7th CSC Soldiers participate in Operation Harvest

Story and photo by Spc. Glenn M. Anderson
7th Civil Support Command, Public Affairs

MANNHEIM, Germany — Army Reserve Soldiers with the 7th Civil Support Command, along with Soldiers from U.S.-based Army Reserve units, participated in U.S. Army Europe’s Operation Harvest, the Army chief of staff’s campaign on property accountability, here June 25 to 26.

Operation Harvest is a phased action plan to synchronize the actions necessary to achieve and maintain property accountability, Feb. 1 to June 30.

“This is a great way for the Army to save money,” said Kabaka Teague, 7th CSC logistics analyst. Teague had operational oversight for 7th CSC’s Operation Harvest logistical support.

“Returning our excess inventory back into the Army system gives the Army a chance to redistribute to other units who don’t have this inventory, therefore saving the Army money by not having to purchase new inventory,” Teague added.
The USAREUR property accountability campaign has five phases. During Phase IV, the 7th CSC Soldiers operated as part of Task Force Harvest whose mission is to verify theater directed lateral transfers, disposition and turn-in operations.

“We are doing better than anticipated,” said Army Sgt. 1st Class Arnold Olson, maintenance noncommissioned officer in charge, 7th CSC. “Initially, I had reservations because of the magnitude of this operation, but due to the quality of the Soldiers that are working here we have been able to persevere and achieve the goal that was handed to us.

“The Soldiers working for me here are doing an amazing job and I am extremely proud of what they have accomplished,” Olson continued.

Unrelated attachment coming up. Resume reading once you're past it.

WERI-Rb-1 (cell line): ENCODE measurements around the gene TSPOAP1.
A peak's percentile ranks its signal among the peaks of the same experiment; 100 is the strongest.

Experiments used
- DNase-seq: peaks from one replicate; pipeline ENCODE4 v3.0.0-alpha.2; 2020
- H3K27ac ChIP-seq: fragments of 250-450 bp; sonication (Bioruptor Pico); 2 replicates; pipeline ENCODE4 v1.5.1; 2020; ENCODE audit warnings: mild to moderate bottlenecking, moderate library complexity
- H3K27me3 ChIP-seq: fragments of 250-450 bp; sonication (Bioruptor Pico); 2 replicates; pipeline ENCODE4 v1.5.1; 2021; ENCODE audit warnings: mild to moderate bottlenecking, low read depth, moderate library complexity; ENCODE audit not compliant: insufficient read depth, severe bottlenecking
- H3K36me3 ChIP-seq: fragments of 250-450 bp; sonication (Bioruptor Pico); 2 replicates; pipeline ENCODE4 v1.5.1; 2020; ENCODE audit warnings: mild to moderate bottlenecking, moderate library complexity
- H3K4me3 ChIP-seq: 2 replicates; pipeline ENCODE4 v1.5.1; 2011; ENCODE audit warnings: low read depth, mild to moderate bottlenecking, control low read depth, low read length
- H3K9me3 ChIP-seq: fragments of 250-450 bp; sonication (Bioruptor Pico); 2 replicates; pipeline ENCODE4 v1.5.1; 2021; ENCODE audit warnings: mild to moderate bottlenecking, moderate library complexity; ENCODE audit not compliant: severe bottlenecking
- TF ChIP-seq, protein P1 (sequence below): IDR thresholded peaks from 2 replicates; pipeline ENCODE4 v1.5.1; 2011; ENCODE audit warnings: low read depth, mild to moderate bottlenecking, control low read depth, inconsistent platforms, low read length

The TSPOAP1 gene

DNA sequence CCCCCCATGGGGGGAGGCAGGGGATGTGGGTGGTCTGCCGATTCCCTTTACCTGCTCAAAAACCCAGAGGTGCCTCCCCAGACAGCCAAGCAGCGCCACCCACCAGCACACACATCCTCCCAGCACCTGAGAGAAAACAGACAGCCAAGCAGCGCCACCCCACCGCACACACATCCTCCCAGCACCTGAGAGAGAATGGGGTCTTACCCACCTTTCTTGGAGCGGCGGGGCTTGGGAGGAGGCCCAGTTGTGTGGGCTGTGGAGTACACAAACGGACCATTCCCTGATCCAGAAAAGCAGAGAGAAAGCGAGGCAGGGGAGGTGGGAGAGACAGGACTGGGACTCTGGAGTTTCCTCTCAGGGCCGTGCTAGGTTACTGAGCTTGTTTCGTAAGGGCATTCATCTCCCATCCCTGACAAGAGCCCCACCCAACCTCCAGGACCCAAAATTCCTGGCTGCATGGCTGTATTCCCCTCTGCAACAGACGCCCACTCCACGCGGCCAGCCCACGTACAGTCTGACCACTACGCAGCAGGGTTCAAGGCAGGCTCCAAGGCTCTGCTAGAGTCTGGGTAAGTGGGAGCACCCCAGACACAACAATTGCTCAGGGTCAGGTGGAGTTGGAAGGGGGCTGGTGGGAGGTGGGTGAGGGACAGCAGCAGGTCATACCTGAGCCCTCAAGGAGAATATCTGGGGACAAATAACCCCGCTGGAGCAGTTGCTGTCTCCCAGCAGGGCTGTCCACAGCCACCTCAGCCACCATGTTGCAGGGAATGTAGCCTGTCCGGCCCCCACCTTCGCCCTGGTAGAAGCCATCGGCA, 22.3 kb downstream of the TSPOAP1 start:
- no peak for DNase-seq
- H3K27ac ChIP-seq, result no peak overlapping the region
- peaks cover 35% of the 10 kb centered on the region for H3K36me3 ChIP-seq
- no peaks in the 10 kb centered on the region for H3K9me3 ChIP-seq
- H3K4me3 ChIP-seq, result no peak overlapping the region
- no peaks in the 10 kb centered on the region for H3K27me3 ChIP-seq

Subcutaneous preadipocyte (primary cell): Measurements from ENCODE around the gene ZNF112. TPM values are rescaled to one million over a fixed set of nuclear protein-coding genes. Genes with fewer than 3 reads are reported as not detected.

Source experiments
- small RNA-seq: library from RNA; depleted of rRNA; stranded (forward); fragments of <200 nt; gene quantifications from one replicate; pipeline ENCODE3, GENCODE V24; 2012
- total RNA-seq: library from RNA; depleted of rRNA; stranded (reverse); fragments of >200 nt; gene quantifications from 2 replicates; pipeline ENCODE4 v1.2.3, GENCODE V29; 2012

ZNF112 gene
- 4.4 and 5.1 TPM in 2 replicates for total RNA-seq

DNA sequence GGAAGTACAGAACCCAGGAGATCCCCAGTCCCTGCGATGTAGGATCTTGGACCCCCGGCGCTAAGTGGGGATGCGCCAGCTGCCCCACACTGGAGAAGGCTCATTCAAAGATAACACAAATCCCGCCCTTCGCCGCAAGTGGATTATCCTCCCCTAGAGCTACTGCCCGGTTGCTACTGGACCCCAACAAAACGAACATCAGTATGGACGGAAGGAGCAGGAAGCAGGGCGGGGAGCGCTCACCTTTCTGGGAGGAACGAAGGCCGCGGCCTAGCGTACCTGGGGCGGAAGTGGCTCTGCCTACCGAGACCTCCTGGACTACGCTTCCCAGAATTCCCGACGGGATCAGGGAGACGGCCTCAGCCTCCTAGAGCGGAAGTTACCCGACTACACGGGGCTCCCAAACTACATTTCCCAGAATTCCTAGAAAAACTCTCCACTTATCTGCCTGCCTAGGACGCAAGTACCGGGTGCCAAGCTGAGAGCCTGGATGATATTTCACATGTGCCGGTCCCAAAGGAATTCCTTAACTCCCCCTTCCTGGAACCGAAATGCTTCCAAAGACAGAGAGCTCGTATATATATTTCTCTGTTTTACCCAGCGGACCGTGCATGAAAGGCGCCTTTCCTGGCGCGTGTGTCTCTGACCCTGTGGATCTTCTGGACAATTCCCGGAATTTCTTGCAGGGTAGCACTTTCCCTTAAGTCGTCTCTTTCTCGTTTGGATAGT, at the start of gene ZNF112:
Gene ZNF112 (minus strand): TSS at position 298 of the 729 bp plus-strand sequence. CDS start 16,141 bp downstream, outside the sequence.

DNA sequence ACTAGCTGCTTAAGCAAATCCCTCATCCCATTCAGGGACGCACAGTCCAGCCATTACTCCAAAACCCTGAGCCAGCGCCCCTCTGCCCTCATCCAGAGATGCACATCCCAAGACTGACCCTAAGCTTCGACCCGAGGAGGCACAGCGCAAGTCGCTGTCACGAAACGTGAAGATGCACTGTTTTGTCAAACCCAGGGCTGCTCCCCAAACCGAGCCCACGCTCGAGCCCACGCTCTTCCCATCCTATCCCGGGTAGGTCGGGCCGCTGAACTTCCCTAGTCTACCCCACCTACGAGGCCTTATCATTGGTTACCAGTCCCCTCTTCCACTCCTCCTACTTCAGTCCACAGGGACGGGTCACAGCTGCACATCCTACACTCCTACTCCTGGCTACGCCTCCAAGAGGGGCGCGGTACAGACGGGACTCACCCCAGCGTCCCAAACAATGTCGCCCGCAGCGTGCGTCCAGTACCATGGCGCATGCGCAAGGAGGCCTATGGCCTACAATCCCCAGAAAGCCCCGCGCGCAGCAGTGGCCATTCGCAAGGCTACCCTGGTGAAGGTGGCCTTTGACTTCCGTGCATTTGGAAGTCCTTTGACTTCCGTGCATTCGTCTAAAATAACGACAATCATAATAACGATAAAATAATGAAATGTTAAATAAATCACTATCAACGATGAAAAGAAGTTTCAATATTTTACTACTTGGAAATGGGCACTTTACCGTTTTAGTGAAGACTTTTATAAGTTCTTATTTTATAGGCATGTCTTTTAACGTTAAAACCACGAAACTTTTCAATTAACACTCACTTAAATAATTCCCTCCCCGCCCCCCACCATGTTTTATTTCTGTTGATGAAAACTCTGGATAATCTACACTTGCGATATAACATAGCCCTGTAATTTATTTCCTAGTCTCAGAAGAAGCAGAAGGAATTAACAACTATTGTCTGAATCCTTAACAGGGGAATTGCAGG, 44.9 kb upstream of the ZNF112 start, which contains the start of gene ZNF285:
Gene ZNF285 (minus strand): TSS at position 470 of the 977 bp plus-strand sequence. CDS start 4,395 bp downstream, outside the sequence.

The purpose of the mission is to account for 100 percent of all Army equipment assigned to the 7th CSC along with all underlying units.

“Based on what I have seen here, we are returning thousands upon thousands of dollars back into the Army system,” said Army Pfc. Taj Woods, 406th Human Resources Company mechanic, 7th CSC. “It makes me proud to be a part of saving the Army so much money.

“It did not seem like we would make the timeline in the beginning, but now we should be ahead of what the Army expects,” Woods continued.

“When we first arrived, we did not know what our mission was or what to expect, but we learned that we had to install over 100 communication radios in the 7th CSC Humvees,” said Army Spc. Jamie Summe, automated logistics specialist, 978th Quartermaster Co. “This mission showed how versatile we can be as we learned how to do something a little different than my normal job as supply.

“It started out slow at first, but we now can do up to 11 to 13 vehicles a day,” Summe added.

Equipment that is serviceable, in excess or bulk, will be returned to the Army’s inventory. Defective equipment will be disposed of properly or be refurbished and returned into the Army’s inventory.

“As restructuring takes place in the 7th CSC, and the U.S. Army, I was not surprised to see this amount of equipment being returned to the Army’s inventory,” Olson said. “As our mission is redefined, so are our equipment requirements.”